Mike Barnett (Your Views, July 30) is mistaken in his assertion that the Internet was a product of the Defense Advanced Research Projects Agency (DARPA). Gordon Crovitz, writing July 22 in The Wall Street Journal, outlined the early development of what we now know as the Internet. Interestingly, Crovitz cites an email from 2004 sent by Robert Taylor, the DARPA director in the 1960s. Taylor wrote, “The creation of the Arpanet was not motivated by considerations of war. The Arpanet was not an Internet. An Internet is a connection between two or more computer networks.”
According to Crovitz, full credit goes to Xerox PARC Labs for development of the Ethernet. While DARPA was working toward the same direction, the government process was seen as much too slow for Xerox. It had a more immediate need to connect multiple networks for users to be able to share printers and copiers. What's more, Steve Jobs learned about the PARC Labs Ethernet development when Xerox invested $1 million in Apple in 1979. Reportedly, Jobs said afterward that “they had no idea what they had.” Crovitz correctly points out the difference between thinkers and true entrepreneurs. True entrepreneurs take truly great ideas and bring them into existence.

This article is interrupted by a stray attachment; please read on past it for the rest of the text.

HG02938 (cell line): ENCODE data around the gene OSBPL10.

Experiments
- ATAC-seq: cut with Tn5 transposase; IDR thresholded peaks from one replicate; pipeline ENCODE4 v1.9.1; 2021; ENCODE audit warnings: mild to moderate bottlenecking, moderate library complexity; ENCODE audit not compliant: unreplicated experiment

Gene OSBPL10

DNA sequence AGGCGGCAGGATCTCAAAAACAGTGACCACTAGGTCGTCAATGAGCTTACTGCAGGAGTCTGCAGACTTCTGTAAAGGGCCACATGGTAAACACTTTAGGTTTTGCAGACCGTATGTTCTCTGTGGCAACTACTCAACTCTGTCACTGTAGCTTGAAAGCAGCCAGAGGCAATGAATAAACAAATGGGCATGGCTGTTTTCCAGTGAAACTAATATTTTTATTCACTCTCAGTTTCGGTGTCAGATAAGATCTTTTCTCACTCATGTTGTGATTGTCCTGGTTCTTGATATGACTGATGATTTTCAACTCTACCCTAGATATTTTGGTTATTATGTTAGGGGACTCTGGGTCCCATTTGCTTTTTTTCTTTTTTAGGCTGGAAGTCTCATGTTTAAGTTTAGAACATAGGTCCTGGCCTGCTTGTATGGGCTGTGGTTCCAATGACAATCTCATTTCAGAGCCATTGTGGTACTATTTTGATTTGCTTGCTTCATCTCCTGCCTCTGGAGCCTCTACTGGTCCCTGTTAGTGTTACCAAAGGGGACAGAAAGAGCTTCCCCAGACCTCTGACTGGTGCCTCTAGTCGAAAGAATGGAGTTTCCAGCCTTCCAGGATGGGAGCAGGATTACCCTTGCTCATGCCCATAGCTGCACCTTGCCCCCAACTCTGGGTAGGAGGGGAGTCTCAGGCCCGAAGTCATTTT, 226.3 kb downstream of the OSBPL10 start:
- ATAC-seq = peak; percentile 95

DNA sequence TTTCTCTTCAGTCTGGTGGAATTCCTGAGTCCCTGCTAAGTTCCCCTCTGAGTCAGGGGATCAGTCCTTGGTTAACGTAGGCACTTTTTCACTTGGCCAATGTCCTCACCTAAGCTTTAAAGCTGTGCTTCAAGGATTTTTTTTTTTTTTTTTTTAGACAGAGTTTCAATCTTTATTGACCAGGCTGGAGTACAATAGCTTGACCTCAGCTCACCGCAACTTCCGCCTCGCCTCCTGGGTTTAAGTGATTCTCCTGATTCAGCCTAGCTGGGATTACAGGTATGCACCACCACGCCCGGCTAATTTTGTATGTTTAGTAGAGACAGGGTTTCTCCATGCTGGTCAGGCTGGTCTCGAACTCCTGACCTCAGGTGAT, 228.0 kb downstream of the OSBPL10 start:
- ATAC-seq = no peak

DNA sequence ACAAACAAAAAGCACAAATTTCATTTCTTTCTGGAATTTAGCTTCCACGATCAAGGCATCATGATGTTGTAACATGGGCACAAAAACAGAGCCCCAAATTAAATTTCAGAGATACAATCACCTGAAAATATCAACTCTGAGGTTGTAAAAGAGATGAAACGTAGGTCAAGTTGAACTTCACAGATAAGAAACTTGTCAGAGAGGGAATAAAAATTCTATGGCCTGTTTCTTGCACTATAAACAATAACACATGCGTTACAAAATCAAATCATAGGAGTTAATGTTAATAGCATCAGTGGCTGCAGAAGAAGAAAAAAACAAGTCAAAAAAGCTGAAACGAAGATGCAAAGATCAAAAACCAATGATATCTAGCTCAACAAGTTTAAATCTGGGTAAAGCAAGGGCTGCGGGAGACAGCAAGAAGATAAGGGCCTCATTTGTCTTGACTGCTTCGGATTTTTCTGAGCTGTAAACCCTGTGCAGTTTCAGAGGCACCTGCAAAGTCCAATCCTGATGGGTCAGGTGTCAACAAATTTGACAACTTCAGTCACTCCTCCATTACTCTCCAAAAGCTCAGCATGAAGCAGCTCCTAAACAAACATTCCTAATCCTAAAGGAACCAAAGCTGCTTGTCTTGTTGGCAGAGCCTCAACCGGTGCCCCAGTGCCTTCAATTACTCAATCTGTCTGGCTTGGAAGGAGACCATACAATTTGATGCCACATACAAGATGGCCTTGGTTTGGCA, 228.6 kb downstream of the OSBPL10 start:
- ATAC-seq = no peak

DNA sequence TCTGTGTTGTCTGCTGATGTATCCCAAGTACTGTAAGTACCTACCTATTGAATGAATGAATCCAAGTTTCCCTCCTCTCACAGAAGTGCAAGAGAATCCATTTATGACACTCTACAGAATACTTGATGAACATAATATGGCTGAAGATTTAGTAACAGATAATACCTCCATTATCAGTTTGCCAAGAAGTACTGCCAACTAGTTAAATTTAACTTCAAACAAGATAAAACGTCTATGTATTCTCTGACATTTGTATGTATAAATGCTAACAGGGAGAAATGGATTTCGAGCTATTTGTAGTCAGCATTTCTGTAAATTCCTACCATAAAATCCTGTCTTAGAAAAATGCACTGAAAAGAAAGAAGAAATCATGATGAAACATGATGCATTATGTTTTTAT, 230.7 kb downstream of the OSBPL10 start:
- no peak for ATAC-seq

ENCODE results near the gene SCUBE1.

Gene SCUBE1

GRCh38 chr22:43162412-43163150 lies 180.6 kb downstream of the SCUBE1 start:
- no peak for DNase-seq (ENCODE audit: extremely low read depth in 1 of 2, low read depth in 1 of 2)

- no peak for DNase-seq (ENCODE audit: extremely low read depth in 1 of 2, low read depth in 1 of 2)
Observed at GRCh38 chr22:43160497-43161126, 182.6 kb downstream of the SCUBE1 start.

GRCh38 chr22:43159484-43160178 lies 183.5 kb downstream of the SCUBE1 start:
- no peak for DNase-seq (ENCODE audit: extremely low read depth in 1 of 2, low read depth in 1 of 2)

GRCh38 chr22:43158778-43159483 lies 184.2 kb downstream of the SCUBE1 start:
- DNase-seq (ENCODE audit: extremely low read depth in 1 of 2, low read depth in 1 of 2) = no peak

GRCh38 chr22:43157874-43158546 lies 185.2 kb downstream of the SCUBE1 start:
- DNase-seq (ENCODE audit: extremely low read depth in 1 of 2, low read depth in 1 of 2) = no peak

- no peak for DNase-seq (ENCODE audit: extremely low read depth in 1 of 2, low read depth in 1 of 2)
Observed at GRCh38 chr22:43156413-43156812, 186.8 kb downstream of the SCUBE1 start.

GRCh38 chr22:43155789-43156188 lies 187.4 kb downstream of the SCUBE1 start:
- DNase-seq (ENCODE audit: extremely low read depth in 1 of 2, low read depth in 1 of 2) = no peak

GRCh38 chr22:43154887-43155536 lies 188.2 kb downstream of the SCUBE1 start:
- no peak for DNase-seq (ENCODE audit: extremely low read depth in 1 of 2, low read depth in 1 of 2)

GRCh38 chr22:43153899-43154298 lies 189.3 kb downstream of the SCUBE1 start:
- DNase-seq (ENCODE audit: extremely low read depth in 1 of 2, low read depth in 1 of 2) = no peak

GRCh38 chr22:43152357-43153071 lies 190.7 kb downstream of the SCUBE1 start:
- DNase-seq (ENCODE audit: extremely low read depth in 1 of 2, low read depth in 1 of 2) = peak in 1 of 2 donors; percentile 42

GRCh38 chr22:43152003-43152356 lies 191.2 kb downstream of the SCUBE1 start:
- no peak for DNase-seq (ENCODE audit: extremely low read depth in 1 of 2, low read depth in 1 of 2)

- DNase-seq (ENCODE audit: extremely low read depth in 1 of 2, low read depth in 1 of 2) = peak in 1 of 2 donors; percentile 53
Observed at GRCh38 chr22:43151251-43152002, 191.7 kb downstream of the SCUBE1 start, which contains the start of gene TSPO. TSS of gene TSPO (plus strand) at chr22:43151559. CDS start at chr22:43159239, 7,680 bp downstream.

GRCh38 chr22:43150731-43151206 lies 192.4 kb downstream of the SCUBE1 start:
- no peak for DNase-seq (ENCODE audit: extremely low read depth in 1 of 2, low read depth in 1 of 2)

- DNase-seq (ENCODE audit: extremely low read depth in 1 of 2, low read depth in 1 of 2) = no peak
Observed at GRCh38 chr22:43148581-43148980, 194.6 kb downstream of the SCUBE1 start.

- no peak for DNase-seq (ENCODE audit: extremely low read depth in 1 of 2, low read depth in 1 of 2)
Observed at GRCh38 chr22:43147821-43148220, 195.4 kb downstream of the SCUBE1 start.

Left in government hands, who knows how long it would have taken to develop the Internet as we now know it?
Andrew Oster, Edmond